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Hollow Home by Ukrainian studio Twigames tells the story of how the war affects everyday life

As the Ukraine war enters its third year, the impact on the lives of everyday people is profound. The persistent threat of violent outbreaks and bombings draws a heavy toll on the mental well-being of those striving to navigate their daily lives in such dire circumstances. With the game Hollow Home, Ukrainian indie studio Twigames shows what it means to live in an occupied city. 

Valerii Minenko, Founder of Twigames studio, explains how his team came up with the idea of the game. “When the full-scale invasion began in February 2022 we decided to temporarily leave Kyiv. About half of the team, including myself, lived together with our families in a single house in the middle of the Carpathian Mountains for the next two months. In April, when all of the news was about the occupation of Mariupol, it was just impossible to think of anything else. We had plenty of time and opportunities to talk to each other, so we came up with an idea to make a game that tells a story of the occupation of a Ukrainian city.”

Twigames was founded in 2015 in Kyiv, Ukraine. The team consists of 20 people that provide full-cycle development for mobile, PC, consoles, VR/AR platforms, and porting services. The studio is mostly self-funded through contract work and they reinvest their profits back into the company. That way they’re able to develop their own projects, such as the upcoming Hollow Home. Unfortunately there’s not enough money to move the project into full production according to Valerii Minenko. “We’re actively looking for the right partner for this project now, and the opportunity to present it at various events.” 

Cruel and unfair

For the story of Hollow Home the team collected 600 pages of information and evidence, during the pre-production, about what happened at the start of the invasion. “Our goal was to create a fictional story that could have happened during the events that occured in Ukrainian cities”, says Minenko. “And I think that our story is great. It has interesting characters, it has drama, it has a message, and it also resonates with our personal experience. I’m really proud of it, but I’ve also learned that the world is a cruel and unfair place. There is a lot of evil in it, and it’s not always punished. Unfortunately. But that can’t be an excuse not to try to make it a bit better.”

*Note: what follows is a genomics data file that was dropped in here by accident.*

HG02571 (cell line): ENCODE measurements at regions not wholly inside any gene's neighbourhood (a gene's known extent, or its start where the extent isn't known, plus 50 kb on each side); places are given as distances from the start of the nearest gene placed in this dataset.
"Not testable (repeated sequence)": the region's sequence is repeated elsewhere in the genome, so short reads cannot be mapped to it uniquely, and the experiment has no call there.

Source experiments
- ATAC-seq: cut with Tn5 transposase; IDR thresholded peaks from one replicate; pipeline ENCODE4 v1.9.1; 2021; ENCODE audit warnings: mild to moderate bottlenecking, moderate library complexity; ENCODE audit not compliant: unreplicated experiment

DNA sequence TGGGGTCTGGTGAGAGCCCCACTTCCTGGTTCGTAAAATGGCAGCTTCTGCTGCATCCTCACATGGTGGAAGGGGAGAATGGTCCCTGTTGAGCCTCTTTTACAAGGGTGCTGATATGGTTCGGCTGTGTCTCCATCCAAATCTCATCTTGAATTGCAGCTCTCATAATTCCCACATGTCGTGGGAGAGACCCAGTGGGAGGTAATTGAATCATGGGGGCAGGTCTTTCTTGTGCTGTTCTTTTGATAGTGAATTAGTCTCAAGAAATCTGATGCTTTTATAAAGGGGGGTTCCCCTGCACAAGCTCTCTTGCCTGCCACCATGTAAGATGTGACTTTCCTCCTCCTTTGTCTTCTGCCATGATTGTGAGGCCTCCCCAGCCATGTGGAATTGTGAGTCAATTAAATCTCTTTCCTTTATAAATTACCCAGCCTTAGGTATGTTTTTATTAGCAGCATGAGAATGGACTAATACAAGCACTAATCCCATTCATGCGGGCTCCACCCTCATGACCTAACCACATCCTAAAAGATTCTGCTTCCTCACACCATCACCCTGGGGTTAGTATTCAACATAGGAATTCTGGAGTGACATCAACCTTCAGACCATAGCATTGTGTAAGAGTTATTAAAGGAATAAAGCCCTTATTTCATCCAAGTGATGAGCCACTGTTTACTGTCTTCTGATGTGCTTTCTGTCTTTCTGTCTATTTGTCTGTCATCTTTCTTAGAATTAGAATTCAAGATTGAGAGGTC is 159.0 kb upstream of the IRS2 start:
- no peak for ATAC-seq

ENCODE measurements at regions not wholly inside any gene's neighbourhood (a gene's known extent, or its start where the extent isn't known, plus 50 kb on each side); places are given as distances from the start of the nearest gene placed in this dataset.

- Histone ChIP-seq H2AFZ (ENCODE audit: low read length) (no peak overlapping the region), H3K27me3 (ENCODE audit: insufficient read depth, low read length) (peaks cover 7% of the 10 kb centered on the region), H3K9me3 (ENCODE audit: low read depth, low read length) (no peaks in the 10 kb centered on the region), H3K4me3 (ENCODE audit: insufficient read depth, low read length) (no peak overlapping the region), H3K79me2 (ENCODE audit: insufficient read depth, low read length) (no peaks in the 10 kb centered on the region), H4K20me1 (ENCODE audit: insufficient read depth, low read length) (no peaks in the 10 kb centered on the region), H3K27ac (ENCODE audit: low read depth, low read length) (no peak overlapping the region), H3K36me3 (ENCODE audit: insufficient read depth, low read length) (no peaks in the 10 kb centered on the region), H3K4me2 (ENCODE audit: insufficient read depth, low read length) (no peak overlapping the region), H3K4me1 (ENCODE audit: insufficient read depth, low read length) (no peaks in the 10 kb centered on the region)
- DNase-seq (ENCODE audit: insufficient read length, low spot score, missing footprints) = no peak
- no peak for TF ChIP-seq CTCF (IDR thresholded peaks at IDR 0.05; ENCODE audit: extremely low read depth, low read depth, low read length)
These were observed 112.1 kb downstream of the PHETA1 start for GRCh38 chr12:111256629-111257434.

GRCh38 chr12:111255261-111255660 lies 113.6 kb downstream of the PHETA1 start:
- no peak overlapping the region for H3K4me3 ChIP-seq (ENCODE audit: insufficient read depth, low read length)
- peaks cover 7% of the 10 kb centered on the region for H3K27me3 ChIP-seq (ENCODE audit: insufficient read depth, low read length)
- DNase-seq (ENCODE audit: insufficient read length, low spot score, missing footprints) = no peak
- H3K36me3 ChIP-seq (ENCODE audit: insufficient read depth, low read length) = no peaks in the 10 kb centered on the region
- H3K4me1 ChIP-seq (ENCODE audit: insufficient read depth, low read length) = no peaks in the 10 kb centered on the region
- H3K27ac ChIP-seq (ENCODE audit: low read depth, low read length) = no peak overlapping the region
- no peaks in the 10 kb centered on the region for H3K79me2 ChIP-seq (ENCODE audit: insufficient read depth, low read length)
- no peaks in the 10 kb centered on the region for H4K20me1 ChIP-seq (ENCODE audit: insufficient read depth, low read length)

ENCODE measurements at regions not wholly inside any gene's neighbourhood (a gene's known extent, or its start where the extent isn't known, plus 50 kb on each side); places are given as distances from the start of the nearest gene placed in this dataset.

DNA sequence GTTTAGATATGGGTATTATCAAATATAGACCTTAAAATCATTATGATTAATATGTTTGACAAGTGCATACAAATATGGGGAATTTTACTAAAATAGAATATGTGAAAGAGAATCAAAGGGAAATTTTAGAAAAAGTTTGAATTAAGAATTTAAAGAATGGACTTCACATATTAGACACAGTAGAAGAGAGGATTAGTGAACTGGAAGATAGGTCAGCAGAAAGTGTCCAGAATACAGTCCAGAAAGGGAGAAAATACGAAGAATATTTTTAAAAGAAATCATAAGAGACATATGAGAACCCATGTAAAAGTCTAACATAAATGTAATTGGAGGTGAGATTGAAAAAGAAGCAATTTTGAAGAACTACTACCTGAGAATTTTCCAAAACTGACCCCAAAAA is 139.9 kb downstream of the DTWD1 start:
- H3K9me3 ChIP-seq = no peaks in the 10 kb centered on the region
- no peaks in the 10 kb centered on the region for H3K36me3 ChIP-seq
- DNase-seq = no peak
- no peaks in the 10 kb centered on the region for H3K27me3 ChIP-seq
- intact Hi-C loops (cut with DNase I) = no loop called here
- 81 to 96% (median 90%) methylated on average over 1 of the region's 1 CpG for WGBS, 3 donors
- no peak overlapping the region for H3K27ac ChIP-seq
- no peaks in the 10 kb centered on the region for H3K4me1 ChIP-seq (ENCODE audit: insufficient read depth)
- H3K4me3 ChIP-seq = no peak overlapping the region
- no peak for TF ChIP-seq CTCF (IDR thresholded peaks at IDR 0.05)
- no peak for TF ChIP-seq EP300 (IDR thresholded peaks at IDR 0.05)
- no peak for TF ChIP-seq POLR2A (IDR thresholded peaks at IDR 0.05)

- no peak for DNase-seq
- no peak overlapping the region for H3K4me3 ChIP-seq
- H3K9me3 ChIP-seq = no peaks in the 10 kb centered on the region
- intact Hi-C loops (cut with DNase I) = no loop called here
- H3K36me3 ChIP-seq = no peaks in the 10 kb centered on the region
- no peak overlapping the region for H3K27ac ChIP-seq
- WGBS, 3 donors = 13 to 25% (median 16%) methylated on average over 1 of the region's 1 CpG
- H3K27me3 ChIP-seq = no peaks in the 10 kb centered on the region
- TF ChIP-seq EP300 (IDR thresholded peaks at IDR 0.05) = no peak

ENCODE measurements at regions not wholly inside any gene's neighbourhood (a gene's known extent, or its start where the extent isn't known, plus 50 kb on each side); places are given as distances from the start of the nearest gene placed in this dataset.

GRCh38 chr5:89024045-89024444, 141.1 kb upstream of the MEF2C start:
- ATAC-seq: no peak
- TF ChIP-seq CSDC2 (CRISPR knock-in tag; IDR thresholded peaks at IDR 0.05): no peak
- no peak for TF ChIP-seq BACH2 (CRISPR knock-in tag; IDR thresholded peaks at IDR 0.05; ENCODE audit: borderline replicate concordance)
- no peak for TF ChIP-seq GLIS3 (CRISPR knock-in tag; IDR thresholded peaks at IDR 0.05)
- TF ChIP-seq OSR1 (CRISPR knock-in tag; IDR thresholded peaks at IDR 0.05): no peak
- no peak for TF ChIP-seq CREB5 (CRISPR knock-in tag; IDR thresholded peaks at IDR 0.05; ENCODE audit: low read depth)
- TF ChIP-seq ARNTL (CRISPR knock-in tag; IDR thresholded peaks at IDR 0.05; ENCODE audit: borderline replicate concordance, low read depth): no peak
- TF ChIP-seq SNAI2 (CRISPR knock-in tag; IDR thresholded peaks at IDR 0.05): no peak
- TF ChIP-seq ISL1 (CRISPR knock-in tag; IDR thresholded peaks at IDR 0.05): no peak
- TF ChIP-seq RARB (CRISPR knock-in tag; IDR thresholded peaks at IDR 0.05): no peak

With a dedicated game designer and a narrative designer on the project, most of the creative decisions and ideas come from them, but Minenko insists everyone pitches in. “We are a small team. People sit in the same office next to each other. Our communications are horizontal, anyone can talk to anyone. If we have great ideas their way to the backlog in task tracking is quite short. In the end, we all want to change the world with our project. At least a little bit. This War of Mine did it, and perhaps we’ll be able to do so as well.”

Air alarms

The game’s visuals were strongly inspired by Disco Elysium. “It was a compromise between our resources and possibilities, the mission of the project, and our personal preferences”, explains Minenko. “Our team is not very familiar with realistic 3D art and a casual style didn’t fit the idea of the project. So, we decided to create the project in low-poly 3D with many hand-painted textures. Our main inspirations for the visual style were Disco Elysium and the Arcane series.”

Part of the Twigames team with the award for the best game of the Games Gathering Conference earlier this year.

When asked about the impact of the war on him and his loved ones, Minenko shares the experiences of his 8 year old son, Roman. “My family decided not to go abroad but rather to stay with me in Kyiv. I discussed with him if I could share this with you, and he gave me his permission. He asked me to tell you how difficult it is for kids to live during wartime. That he is afraid of air alarms. When they happen at night, he has to go to sleep in the corridor because it is away from the windows. That after such a night it is very difficult to wake up and go to school in the morning. He got headaches because of the stress, and he had to deal with them. That weekends do not bring relief, only holidays if he travels somewhere with his mom. But he also specifically asked me to tell you that despite all of this, he grows into a strong and successful person. I think all the other changes in my everyday and work life seem insignificant.” 

Support the team

So, what can people do to support the work of Valerii Minenko and the Twigames team? “Wishlist Hollow Home on Steam, follow us on social media, and join our discord”, he says. “Vote for the game in the contests we participate in. Send us messages about what you like about the project, or what you think needs improving. That would be the best way to support the team’s motivation.”

Eric Bartelson
Eric Bartelson
Editor-in-Chief of PreMortem.Games. Veteran game journalist for over 20 years. Started out in 1999 for game magazines (yes the ones made of paper) such as PC Zone Benelux, PlayNation and GameQuest, before co-founding Dutch industry paper Control Magazine.

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